Given the richness of feeling in these works it is unsurprising that Kimber’s process of making is largely intuitive. He requires himself to be open, responsive to what he might find and how it might speak to him. He says “it is a not a science. The presence I am looking for is not always there. I might have gone back three or four times, there is a particular time where there is a conjuncture of light and atmospheric conditions that all converge to make it work”. Accordingly, he will also often go looking for one thing, and stumble across something else entirely. Mostly, though, he will drive around in the late afternoon looking for spaces, often kinda half knowing “where one is on the way home, and then I’ll see two others that I take note of for later”. In this process he is taking mental notes and taking mental photos. After he has seen a suitable location he will sketch out the idea in his notebook before going back to it. This preparation is so that once he arrives with his gear – Hasselblad, tripod, wide-angle lens – he can get the photo made very quickly. It’s a necessity: there is a small window of time before the scene will be enveloped completely by the darkness of the coming night. They are generally taken from ten minutes to an hour after sunset; it’s that period of indeterminate length when the sunlight is lingering long enough to match the intensity of the human-made lighting. He is after the perfect, exquisite balance of night and day, of the human fade-out into the night. Naturally, this necessitates long exposures: the shortest is a couple of minutes and the longest is about thirty minutes. All up, he only has time for three or four exposures since he refuses to use additional lighting, the point of the work being that he is shooting places that are already lit by commerce and industry.

As he deals with the challenges of found lighting and the rapid ebbing of the sun, the works are generative performances; Kimber’s precise activity, his presence, his labour, brings these works into being. He is working with what is to-hand. In this mode, many of his images reference the tradition of the utilisation of found lighting in installation and sculptural art. The neon, the flouro lightings, the signage resemble, say, the practice of Dan Flavin. Similarly, the blockish facades of walls and containers are material sculpture in the mode of Richard Serra and Donald Judd. Interestingly, though, these pragmatic masses are always pitched against potentially immersive areas of sky, and softened floors and roads that resemble the more romantic materiality of, say, a Rothko painting. By extension, Kimber’s skies and horizontal fields can be seen to reference Frankenthaler and Diebenkorn blues and greens and greys, while the gentle, easy edges between planes equally speak of the paintings of the American luminists. As these polarities play off against each other, there’s a drama here, a quiet one. It is that of the conceptual and the tactile pulsing against and across the imaginative depths of our Rorschach minds. It is the world of colour skins and distant billowing volumes and grindingly present Stephen Shore-esque surfaces holding tight before everything turns chiaroscuro.

Flying Horse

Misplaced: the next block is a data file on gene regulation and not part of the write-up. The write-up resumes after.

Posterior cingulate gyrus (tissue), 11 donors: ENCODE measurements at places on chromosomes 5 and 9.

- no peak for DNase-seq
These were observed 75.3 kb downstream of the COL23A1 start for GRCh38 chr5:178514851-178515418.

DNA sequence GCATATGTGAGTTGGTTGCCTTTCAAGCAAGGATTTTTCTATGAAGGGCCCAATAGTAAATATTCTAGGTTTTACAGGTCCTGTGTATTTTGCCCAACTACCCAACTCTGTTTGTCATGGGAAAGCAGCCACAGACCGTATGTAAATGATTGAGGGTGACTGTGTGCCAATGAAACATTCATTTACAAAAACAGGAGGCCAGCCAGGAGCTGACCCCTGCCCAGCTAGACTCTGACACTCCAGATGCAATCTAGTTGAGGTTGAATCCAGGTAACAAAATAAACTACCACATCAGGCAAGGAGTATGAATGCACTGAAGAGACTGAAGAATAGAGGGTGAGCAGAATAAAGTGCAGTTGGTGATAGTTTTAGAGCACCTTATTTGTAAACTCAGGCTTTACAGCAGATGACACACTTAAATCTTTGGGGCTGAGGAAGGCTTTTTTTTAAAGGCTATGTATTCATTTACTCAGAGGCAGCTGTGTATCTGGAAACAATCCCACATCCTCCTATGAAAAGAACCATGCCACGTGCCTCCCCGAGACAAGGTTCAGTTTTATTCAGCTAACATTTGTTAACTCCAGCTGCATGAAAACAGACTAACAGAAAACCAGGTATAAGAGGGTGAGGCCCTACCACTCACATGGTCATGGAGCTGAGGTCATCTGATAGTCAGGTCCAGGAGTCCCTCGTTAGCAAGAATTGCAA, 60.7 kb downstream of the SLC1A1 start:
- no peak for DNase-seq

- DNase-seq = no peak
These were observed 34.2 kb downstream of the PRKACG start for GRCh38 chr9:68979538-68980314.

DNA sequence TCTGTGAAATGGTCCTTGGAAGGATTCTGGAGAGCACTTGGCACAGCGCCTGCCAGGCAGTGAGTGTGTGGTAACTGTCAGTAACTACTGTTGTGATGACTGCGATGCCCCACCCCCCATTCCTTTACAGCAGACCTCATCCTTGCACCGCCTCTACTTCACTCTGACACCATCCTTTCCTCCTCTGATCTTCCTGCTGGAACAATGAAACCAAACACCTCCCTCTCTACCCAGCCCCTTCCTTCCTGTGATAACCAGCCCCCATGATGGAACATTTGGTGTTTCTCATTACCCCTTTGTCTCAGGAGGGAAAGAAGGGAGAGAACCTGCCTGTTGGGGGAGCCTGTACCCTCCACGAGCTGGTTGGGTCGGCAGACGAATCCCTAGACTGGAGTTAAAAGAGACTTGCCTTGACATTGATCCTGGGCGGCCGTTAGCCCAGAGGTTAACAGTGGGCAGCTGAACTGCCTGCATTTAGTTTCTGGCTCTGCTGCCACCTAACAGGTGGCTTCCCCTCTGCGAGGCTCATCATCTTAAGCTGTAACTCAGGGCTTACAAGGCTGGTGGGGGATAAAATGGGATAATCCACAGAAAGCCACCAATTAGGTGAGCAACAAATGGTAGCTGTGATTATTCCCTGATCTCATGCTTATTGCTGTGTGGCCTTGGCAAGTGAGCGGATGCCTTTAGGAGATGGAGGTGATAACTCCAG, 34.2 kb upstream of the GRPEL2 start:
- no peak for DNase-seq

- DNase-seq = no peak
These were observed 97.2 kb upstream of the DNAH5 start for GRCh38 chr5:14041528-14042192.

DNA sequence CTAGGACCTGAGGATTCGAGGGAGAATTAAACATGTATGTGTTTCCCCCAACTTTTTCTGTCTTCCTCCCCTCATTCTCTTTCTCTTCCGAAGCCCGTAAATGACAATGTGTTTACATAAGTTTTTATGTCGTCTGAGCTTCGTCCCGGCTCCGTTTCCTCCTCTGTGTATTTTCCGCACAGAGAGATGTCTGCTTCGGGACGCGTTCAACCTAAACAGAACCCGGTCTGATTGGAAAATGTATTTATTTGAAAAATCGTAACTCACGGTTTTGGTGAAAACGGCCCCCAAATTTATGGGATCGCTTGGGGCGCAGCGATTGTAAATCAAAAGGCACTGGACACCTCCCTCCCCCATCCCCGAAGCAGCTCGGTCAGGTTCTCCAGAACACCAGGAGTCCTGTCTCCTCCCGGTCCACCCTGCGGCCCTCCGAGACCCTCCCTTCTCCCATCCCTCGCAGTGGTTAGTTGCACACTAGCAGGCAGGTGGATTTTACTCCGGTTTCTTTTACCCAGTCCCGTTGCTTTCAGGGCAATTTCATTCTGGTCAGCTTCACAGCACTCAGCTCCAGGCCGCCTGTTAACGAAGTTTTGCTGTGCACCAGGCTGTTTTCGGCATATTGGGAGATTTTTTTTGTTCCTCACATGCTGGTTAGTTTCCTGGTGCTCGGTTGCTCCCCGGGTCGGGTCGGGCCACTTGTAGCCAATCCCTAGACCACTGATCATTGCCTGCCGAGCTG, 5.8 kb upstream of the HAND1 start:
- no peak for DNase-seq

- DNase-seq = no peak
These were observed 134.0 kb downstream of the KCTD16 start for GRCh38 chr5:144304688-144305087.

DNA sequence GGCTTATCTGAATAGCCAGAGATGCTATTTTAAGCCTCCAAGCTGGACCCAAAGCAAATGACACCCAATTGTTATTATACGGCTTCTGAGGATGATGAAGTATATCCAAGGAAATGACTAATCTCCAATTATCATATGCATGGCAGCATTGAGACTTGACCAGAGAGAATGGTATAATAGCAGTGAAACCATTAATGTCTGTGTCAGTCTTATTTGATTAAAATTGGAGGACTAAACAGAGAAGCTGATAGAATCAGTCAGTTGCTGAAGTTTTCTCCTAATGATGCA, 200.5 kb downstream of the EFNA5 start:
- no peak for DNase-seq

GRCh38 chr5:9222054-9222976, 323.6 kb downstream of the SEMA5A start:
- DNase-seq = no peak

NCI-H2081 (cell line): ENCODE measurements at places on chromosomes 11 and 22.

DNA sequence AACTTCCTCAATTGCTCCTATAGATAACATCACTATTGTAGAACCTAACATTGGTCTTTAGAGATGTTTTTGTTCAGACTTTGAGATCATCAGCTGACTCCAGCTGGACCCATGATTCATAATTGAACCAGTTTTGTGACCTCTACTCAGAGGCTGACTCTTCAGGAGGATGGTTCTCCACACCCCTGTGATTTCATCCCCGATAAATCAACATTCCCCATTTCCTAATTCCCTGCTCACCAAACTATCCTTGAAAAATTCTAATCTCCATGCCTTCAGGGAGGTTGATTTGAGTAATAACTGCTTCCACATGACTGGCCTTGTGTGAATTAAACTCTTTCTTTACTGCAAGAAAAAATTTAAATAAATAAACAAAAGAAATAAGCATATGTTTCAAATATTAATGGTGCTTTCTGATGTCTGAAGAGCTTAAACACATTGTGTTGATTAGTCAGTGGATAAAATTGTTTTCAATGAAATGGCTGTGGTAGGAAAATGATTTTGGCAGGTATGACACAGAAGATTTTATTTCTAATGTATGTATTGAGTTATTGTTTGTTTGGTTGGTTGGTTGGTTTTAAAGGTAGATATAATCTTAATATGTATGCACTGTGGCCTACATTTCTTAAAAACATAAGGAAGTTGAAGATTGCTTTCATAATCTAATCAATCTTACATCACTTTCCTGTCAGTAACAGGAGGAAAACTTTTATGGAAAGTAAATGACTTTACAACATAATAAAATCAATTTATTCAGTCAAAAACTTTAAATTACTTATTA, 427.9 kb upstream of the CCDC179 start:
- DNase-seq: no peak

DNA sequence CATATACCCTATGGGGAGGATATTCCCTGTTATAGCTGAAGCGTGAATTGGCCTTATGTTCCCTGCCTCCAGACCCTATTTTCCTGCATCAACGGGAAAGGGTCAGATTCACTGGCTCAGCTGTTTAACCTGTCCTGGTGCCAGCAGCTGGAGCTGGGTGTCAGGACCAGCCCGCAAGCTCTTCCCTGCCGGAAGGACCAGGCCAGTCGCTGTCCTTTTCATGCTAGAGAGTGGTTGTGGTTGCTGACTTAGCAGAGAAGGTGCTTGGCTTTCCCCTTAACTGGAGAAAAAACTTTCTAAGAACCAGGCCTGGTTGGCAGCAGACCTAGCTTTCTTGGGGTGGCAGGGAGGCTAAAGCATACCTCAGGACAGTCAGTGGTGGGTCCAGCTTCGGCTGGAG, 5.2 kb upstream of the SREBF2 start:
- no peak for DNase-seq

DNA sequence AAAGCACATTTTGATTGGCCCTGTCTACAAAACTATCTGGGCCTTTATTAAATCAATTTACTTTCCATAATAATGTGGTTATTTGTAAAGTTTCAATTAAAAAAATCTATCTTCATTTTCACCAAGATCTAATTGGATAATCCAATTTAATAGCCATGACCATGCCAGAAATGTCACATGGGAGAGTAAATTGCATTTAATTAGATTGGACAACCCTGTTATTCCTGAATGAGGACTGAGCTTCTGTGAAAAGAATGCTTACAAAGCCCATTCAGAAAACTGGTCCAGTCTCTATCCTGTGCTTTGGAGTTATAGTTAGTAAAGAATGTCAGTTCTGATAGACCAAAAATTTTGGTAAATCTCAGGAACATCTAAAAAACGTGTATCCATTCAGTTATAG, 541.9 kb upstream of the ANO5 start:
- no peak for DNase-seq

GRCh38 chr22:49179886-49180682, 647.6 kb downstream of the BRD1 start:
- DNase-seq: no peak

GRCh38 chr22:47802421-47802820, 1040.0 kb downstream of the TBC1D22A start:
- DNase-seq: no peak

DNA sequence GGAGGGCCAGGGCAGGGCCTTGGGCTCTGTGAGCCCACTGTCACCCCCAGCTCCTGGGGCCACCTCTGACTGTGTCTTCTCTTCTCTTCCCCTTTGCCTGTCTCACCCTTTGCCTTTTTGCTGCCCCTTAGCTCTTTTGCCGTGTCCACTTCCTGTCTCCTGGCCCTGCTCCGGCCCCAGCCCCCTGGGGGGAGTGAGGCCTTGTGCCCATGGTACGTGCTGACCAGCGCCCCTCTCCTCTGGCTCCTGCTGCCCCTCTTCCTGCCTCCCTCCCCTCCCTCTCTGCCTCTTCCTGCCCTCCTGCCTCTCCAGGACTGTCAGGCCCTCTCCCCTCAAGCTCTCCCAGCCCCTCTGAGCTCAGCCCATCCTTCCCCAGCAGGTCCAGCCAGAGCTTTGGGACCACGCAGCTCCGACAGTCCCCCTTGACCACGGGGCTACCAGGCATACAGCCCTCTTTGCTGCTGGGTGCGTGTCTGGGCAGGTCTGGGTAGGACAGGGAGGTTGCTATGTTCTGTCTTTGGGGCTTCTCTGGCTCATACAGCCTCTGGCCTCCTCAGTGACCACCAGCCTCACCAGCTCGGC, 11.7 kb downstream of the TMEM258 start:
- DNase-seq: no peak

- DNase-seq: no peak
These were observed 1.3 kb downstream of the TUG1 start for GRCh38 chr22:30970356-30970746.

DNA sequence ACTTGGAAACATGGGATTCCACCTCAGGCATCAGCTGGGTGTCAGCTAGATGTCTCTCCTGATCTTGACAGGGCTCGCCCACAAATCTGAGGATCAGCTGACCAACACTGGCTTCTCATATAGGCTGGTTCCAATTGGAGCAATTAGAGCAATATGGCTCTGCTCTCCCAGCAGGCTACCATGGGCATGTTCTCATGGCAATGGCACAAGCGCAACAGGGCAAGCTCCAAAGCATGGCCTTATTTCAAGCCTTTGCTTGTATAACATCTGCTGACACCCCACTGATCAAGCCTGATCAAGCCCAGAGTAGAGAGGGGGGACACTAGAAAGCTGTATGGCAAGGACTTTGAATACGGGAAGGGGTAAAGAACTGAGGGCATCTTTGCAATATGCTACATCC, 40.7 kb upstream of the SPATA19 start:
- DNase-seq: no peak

It is the tension of the refusal and invitation of this implicit narrative arc that makes the work, well, work and maintain its power. Car wash, for instance, has twin rectangular eyes that emanate white light. This light, we understand, fills the head of the building with an intensity that will only increase as the dark gathers. Indeed, each night must surely bring an inescapable blinding migraine that we are only seeing the start of. In other works the contrast is not so heightened, with the smooth lighting of Car park creating an apparently endless, icy vanilla interior that acts like a dispersed light-house, a beacon for wayward land travellers and lost shoppers and skaters. And in others still the lights are starting to be sharpened by the dark rushing to carve out its shine more precisely. In all, however, Kimber is articulating a mutable language of light against dark to create a zone where it seems like time is stretching back and forth. Of course, this dynamic mirrors the fade-out of Kimber’s past, his experience with the Port, and that instant from his childhood moving through the soon-to-be suburban space. The coming erasure of night, and its amplification of the human-made lights that will soon blind us to what lies outside their flare, is the metaphorical twin of the effacing development of the spaces he grew up in. And what he is doing now is holding this soon-to-be-but-not-yet moment open, forever...even as everything has already changed, irrevocably.

As he does so, these images throb and yearn, singing to us in plaintive voice. As viewers we somehow lurk outside of and fall into these spaces. And we enjoy this ambiguous presence/absence that enables us to lose ourselves, at close or distant range, in the half light of Kimber’s chromatic chorus. In softened real-life abstractions they speak of our personal fears, their bubbling up, our loneliness, our distance from the world and the lives that give us order and reference points, and of our will for these fears and this loss to take us someplace new, someplace outside the given. It’s because of this that we are also, most poignantly, facing our own passing in these works, as if the landscape is signalling our mortality, our aging, our forgetting. It stages this passing as one in which we would sink into, merging into the abyss of colour, the pools of blazing and sometimes gently humming light alike. This zone, this window, that is held out to us is brief. It too will pass. And we will return either to the void, or to our day-jobs and families. In this opening, Kimber has found a way to articulate the darkness that exists between the night and the day. It’s an emotional space, one full of rich melancholic gorgeousness, one that will continue to be active for us, one that can never be shut down, no matter how bright the LED on our clock radio shines, no matter how fast our dial-up.

Robert Cook
Associate Curator of Contemporary Art, Art Gallery of Western Australia

[1] Alvarez, A. (1995). Night: an exploration of night life, night language, sleep and dreams. Vintage: London. p.22

[2] All quotes from telephone interviews between the author and Mark Kimber, July and August 2008.